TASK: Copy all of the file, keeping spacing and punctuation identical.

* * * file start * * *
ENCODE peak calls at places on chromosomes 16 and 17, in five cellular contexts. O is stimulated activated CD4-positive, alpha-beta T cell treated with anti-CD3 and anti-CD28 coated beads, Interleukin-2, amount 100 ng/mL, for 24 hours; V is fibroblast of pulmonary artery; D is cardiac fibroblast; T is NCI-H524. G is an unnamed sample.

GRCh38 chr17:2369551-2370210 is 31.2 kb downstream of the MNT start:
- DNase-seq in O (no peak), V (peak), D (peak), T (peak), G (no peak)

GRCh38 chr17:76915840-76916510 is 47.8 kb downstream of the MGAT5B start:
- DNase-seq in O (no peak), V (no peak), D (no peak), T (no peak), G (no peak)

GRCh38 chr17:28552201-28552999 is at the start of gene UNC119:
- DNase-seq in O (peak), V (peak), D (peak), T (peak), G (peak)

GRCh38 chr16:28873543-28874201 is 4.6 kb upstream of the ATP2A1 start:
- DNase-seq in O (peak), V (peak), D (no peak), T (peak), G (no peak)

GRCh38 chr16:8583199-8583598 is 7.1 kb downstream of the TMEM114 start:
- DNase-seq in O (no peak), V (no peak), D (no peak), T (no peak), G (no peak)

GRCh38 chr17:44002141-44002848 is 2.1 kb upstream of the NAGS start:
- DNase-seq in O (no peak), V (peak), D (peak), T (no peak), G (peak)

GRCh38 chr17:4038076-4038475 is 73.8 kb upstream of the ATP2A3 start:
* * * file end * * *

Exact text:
ENCODE peak calls at places on chromosomes 16 and 17, in five cellular contexts. O is stimulated activated CD4-positive, alpha-beta T cell treated with anti-CD3 and anti-CD28 coated beads, Interleukin-2, amount 100 ng/mL, for 24 hours; V is fibroblast of pulmonary artery; D is cardiac fibroblast; T is NCI-H524. G is an unnamed sample.

GRCh38 chr17:2369551-2370210 is 31.2 kb downstream of the MNT start:
- DNase-seq in O (no peak), V (peak), D (peak), T (peak), G (no peak)

GRCh38 chr17:76915840-76916510 is 47.8 kb downstream of the MGAT5B start:
- DNase-seq in O (no peak), V (no peak), D (no peak), T (no peak), G (no peak)

GRCh38 chr17:28552201-28552999 is at the start of gene UNC119:
- DNase-seq in O (peak), V (peak), D (peak), T (peak), G (peak)

GRCh38 chr16:28873543-28874201 is 4.6 kb upstream of the ATP2A1 start:
- DNase-seq in O (peak), V (peak), D (no peak), T (peak), G (no peak)

GRCh38 chr16:8583199-8583598 is 7.1 kb downstream of the TMEM114 start:
- DNase-seq in O (no peak), V (no peak), D (no peak), T (no peak), G (no peak)

GRCh38 chr17:44002141-44002848 is 2.1 kb upstream of the NAGS start:
- DNase-seq in O (no peak), V (peak), D (peak), T (no peak), G (peak)

GRCh38 chr17:4038076-4038475 is 73.8 kb upstream of the ATP2A3 start: